As vital as appropriate MR imaging is to diagnosing tennis leg, it has yet to take on a major therapeutic role. On the other hand, the quicker the diagnosis is made, the faster the recovery. In the Kwak study, two patients were asymptomatic until two weeks after injury, and one showed delayed fluid collection, leading the authors to conclude that the sooner a diagnosis was made, the better the prognosis.

MR images of the tennis leg injury sustained by Mintz. Above, a coronal fat-suppressed image through the back of the calf with the arrow pointing to the muscle tear. The hematoma is tracking up the leg. Below, sagittal MR of the whole calf. Arrow points to the muscle tear and the white below it is the gap from the muscle retraction. Images courtesy of Dr. Douglas Mintz.

Tennis leg treatments range from the simple application of heat or cold to stretching and strengthening to cast and crutches. Beall recommended conservative therapy: rest, analgesics, and protected weight-bearing exercises. "Muscle will heal very well. You'd have to have a torn gastrocnemius complex -- a complete tear -- before surgical intervention is required," he said.

"There's really very little that you can do for tennis leg," Major agreed. "There's no way to fix it, but you do have to watch for some potential development of compartment syndrome, if there's a large amount of hemorrhage, for instance. When it's severe, fasciotomies are necessary to relieve the pressure on the neurovascular bundles. There isn't too much room in the leg for swelling. Therefore, the bundles become compressed."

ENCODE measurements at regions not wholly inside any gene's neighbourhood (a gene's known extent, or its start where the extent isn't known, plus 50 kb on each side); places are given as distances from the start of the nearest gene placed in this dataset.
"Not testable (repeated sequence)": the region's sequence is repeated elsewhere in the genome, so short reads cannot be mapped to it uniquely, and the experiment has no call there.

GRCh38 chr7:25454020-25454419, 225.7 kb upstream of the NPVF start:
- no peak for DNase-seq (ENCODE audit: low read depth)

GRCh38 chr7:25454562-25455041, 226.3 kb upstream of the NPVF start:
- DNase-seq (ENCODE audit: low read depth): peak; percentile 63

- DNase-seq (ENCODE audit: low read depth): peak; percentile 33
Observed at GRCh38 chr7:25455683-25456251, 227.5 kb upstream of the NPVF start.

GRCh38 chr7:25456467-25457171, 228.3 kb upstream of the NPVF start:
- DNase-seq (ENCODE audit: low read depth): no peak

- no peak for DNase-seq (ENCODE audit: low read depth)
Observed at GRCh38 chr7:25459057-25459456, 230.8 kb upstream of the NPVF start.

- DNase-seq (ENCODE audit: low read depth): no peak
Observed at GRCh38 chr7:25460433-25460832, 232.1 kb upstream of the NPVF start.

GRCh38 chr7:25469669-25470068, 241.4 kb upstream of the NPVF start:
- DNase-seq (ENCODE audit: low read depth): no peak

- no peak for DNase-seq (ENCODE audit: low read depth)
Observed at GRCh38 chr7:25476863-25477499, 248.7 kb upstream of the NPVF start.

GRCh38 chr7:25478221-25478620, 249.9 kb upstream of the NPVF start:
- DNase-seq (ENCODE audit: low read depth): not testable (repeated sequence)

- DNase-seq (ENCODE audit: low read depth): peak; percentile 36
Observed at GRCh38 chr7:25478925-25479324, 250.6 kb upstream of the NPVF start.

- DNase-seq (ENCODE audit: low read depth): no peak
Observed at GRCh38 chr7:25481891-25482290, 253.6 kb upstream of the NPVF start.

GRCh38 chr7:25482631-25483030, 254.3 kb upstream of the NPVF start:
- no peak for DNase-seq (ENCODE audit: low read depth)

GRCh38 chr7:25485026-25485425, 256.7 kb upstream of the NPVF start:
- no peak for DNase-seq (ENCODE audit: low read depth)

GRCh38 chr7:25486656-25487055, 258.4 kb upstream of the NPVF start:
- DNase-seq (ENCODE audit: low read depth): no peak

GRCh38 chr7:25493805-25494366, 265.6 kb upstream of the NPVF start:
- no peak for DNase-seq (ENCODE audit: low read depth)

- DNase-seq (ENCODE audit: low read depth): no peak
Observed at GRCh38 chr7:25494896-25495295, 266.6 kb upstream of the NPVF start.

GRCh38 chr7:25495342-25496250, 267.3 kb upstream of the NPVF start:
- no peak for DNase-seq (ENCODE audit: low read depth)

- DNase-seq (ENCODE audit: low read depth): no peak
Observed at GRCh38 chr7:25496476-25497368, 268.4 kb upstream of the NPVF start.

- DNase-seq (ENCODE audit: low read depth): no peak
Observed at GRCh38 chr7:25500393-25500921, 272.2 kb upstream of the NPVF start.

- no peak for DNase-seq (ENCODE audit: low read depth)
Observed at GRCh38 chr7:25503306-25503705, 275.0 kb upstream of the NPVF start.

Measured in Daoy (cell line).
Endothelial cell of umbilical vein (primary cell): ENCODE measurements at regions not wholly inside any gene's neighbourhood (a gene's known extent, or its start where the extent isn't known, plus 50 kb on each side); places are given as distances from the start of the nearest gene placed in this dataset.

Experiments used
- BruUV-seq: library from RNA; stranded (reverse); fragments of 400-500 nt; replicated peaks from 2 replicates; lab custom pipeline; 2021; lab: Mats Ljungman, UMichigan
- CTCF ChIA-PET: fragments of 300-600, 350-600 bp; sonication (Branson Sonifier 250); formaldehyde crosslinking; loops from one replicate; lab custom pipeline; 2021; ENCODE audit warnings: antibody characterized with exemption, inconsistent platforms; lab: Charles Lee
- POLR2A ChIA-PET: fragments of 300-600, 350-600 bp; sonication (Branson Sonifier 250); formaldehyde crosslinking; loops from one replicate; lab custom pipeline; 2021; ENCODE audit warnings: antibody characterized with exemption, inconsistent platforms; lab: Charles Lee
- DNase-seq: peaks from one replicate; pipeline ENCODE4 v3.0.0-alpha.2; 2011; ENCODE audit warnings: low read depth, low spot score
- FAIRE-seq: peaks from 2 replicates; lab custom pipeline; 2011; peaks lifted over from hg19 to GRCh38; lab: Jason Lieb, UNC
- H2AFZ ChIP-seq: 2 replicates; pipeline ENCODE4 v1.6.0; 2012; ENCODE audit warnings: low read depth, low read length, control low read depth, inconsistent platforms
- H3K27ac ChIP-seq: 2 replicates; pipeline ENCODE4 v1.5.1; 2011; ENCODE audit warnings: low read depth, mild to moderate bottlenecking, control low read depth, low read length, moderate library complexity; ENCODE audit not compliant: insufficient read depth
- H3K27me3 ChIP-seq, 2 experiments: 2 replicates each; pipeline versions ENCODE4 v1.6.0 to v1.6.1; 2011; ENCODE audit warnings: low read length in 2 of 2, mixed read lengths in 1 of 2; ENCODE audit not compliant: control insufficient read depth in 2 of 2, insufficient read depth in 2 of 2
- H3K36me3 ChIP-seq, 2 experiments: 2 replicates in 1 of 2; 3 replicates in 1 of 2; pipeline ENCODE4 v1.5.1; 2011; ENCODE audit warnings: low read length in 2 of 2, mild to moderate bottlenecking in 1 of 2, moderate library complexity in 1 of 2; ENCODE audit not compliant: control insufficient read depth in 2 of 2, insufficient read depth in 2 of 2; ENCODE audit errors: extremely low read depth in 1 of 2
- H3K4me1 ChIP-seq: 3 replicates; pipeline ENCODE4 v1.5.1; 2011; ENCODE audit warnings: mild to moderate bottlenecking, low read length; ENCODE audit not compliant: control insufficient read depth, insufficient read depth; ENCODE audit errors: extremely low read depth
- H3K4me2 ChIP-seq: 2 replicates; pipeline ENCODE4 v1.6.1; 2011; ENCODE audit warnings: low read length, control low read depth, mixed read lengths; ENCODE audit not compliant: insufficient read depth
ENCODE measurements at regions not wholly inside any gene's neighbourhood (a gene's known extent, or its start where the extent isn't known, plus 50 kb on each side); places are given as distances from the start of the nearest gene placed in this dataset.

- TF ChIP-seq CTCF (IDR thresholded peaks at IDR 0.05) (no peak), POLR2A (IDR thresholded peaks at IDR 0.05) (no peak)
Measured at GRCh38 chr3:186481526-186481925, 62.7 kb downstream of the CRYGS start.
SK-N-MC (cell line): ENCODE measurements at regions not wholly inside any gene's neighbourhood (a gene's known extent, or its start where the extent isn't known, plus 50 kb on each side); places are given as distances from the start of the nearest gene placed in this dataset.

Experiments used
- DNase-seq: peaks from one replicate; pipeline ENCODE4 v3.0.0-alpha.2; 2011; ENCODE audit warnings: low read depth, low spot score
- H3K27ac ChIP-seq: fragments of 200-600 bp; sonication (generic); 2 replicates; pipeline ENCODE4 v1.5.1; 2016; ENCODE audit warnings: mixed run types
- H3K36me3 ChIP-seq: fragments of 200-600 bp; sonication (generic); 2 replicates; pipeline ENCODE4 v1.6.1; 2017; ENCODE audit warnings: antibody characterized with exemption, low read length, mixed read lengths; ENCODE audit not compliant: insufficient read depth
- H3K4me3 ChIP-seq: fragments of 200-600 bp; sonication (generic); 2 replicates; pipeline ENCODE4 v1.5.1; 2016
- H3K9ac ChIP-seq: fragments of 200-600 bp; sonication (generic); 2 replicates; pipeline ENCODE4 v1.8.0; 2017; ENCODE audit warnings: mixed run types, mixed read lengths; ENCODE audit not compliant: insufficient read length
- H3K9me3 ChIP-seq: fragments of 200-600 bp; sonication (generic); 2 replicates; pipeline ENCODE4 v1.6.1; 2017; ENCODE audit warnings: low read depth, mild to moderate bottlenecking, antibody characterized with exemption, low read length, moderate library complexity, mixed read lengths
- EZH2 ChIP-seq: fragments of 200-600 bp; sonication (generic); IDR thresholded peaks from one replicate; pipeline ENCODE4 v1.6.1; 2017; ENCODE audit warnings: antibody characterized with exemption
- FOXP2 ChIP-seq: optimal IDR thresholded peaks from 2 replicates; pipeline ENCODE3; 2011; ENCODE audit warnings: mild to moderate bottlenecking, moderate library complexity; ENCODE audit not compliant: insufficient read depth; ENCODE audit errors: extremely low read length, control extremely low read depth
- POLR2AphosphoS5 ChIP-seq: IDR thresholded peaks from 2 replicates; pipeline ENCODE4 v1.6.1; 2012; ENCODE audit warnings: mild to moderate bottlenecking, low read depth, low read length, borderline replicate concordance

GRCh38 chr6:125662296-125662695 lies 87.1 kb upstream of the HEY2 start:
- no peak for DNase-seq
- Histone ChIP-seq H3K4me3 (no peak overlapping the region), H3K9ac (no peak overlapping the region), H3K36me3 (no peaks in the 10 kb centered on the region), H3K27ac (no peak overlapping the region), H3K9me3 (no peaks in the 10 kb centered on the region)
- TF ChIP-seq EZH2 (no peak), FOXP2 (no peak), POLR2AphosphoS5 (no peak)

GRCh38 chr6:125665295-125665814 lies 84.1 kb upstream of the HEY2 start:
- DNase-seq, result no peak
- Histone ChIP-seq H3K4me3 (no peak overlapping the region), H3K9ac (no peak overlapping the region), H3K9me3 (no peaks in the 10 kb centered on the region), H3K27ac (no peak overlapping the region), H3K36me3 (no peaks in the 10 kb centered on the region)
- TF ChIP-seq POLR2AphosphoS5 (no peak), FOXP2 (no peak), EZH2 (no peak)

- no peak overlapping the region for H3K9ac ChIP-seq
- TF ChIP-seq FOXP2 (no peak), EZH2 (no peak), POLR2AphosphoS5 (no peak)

Mintz seconded those opinions, and he would know, having suffered a tennis leg injury himself. "You treat the low-grade injury essentially the same way as the high-grade injury. Imaging of tennis leg is more to make sure that your diagnosis is correct, and to look for other pathologies."

By Sydney Schuster
AuntMinnie.com contributing writer
January 2, 2007

Part I: Choosing between MR and US in musculoskeletal imaging, September 7, 2006

Young tennis players warned against overtraining, May 19, 2006

Just (over) do it! Imaging pegs overuse injuries in specialty sports, October 8, 2003

Copyright © 2007 AuntMinnie.com